Prior to commencing a foreclosure action on owner-occupied property in New York State, a lender must serve a ninety (90) day notice in compliance with Real Property and Proceeding Law (“RPAPL”) § 1304. When contested, a plaintiff must demonstrate full compliance with the statute through admissible evidence and cannot proceed to judgment without doing so. Conversely, a defendant can dismiss a foreclosure action by proving that the bank failed to strictly adhere to RPAPL § 1304. Section 1304 is very specific as to the contents and method of serving of the 90-day notice. Additionally, banks must also comply with the state filing requirements of the notice pursuant to RPAPL § 1306.
On April 17, 2019 (10 days before my birthday), the Second Department addressed the evidence required to establish prima facie compliance with RPAPL § 1304. In Citibank, N.A. v. Conti-Scheurer, the Appellate Division reversed a Nassau County Supreme Court’s order granting plaintiff’s motion for summary judgment, finding that contrary to the lower court’s 2015 determination, the bank failed to establish compliance with RPAPL § 1304.
The Second Department found the bank’s documentary evidence to be deficient, that the bank’s affiant did not have personal knowledge of the purported 1304 mailing and that the bank’s agent failed to lay proper foundation of the alleged business records. The Court determined that “[s]ince the plaintiff failed to provide proof of the actual mailing, or proof of a standard office mailing procedure designed to ensure that items are properly addressed and mailed, sworn to by someone with personal knowledge of the procedure, the plaintiff failed to establish its strict compliance with RPAPL 1304.” Consequently, the Appellate Division ruled that the Supreme Court should have denied the bank’s application for summary judgment.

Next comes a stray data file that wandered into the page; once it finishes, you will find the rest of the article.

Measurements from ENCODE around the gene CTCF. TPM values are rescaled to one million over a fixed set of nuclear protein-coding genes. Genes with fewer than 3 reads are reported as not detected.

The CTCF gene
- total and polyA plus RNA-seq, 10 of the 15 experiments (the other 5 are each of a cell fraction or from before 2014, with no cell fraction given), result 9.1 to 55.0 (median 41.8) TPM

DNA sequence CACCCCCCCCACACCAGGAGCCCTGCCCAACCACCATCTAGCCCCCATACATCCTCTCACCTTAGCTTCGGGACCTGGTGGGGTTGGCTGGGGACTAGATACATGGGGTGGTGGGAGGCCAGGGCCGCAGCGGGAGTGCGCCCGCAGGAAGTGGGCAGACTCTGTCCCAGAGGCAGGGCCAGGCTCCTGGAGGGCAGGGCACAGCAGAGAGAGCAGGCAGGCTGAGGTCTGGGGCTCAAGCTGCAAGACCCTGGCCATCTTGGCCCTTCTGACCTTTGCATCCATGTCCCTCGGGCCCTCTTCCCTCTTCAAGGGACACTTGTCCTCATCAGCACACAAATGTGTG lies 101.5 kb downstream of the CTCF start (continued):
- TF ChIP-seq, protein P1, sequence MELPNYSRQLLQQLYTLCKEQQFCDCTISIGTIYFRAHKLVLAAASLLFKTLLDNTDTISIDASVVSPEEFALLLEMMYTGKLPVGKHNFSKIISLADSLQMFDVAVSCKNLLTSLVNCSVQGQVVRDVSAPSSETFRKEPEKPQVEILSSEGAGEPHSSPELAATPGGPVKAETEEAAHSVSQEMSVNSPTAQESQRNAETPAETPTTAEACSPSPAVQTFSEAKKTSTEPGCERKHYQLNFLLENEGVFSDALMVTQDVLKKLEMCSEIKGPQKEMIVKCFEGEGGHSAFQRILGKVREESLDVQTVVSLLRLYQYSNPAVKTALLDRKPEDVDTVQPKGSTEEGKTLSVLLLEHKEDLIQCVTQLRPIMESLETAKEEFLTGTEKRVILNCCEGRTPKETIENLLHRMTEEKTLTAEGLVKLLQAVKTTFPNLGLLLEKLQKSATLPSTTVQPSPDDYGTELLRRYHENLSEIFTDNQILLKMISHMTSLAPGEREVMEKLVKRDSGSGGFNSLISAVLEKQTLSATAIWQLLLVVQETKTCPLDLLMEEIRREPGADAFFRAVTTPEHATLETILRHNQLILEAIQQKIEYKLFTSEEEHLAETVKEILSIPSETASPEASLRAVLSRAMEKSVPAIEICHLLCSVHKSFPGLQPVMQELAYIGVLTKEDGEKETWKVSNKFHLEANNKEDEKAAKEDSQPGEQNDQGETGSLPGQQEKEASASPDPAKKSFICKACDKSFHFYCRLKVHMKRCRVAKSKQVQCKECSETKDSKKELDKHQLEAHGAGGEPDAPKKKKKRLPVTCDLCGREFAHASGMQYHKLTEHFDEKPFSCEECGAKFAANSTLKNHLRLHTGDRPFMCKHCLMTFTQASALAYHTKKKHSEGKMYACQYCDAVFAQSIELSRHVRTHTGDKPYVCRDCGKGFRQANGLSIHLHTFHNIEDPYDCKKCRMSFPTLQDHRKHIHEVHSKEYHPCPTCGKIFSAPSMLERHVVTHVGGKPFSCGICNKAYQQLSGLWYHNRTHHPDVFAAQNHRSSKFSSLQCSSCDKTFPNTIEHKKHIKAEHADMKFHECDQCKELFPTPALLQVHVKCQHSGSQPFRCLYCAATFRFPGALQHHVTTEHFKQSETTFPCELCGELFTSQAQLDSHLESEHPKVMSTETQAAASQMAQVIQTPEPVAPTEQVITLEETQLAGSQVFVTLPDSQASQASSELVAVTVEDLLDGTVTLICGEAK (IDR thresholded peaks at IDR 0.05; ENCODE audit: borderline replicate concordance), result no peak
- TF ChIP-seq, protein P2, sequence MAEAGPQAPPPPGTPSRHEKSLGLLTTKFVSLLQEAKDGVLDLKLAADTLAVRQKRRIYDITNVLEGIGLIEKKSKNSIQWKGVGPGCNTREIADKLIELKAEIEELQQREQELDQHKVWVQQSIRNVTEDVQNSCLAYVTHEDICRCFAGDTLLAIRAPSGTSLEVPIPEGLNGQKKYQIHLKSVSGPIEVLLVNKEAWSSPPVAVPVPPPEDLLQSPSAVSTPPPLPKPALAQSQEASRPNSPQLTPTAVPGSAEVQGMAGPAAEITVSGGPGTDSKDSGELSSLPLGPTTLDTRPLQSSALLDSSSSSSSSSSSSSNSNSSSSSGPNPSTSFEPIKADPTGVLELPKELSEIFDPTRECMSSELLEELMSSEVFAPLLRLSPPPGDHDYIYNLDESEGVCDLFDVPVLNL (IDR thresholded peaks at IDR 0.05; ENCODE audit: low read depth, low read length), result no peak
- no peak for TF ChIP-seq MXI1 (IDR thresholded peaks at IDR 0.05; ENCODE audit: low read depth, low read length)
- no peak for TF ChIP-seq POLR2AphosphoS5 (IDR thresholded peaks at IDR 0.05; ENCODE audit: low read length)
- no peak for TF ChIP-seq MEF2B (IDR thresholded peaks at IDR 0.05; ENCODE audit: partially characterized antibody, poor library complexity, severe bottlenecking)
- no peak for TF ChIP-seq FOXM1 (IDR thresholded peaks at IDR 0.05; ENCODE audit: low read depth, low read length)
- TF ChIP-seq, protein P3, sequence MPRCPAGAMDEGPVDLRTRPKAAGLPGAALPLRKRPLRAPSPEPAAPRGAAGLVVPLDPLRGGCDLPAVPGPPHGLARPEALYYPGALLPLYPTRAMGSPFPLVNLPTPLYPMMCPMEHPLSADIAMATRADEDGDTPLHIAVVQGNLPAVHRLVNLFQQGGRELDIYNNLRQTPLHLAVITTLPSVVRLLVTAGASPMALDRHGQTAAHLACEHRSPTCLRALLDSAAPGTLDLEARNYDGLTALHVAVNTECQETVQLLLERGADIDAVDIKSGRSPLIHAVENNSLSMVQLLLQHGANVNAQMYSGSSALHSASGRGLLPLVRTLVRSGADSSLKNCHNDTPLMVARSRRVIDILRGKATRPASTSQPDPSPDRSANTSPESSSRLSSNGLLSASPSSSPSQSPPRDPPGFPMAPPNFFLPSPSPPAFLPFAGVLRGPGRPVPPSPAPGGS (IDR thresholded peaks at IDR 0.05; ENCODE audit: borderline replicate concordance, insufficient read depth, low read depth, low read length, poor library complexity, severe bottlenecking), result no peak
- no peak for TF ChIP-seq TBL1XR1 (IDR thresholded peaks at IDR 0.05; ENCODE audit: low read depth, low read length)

While the bank failed to prove compliance with § 1304, the defendant also fell short on her cross-motion of establishing, prima facie, that plaintiff did not strictly comply with the mailing requirements. The Second Department declared that “mere denial” of receipt of the RPAPL 1304 notice is insufficient to warrant dismissal for noncompliance of the statute. Here, the defendant “did not confirm that she still lived at the address shown on the notice… that she had been receiving other mail at that address… that she was never contacted by the United States Post Office about mail for which she was required to sign….” The Court concluded that “a simple denial of receipt, without more, is insufficient to establish prima facie entitlement to judgment as a matter of law dismissing the complaint for failure to comply with the requirements of RPAPL 1304.” Accordingly, if you’re making a motion to dismiss for failure to comply with RPAPL § 1304, your affidavit must state more than just a mere denial of the receipt of the notice.
Compliance with RPAPL § 1304 should not be taken lightly. I’ve had several cases delayed and/or dismissed based on banks’ deficient records. Though the defendant in Citibank, N.A. v. Conti-Scheurer fell short on her motion to dismiss, she is in a much better bargaining position for settlement purposes now that the bank’s summary judgment has been reversed on a 10-year-old foreclosure action.